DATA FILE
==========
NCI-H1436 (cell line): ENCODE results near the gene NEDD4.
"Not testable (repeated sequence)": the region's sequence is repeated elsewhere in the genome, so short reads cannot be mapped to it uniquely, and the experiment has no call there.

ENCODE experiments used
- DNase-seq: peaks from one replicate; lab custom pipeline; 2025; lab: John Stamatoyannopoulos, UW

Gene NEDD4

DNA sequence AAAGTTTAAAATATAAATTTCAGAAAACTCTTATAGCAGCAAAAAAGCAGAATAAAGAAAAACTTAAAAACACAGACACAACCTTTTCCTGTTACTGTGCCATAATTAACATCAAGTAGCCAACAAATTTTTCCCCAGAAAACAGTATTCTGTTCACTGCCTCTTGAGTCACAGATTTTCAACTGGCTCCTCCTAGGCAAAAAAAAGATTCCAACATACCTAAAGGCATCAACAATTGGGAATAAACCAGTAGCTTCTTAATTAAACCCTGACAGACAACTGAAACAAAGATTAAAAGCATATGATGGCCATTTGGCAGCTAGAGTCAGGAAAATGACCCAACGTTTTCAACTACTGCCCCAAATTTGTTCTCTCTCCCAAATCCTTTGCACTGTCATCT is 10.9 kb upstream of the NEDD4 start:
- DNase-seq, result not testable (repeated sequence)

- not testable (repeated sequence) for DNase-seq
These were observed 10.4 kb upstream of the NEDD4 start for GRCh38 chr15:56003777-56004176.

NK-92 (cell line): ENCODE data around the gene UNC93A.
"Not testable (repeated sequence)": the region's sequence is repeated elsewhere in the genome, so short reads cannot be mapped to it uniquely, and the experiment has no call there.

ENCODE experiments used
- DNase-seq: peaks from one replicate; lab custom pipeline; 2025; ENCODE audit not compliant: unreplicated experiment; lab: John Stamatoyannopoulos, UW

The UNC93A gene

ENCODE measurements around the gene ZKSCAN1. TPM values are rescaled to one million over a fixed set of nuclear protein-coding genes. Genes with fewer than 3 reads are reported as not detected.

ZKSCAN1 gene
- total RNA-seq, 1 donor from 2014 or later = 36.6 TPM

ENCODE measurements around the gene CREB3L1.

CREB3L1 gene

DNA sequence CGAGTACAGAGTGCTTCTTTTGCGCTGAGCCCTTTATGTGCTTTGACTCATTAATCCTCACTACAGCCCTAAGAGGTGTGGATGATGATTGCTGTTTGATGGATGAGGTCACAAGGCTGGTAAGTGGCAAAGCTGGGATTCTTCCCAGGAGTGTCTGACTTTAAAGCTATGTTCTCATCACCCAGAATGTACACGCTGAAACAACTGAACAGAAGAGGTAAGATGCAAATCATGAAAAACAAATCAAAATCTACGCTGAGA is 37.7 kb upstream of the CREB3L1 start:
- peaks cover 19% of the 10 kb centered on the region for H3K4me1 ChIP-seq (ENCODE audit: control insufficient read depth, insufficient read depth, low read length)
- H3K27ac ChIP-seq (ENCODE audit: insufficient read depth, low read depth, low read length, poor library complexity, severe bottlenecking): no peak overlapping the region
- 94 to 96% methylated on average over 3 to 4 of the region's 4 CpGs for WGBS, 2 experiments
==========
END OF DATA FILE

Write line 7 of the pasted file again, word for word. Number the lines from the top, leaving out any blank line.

- DNase-seq, result not testable (repeated sequence)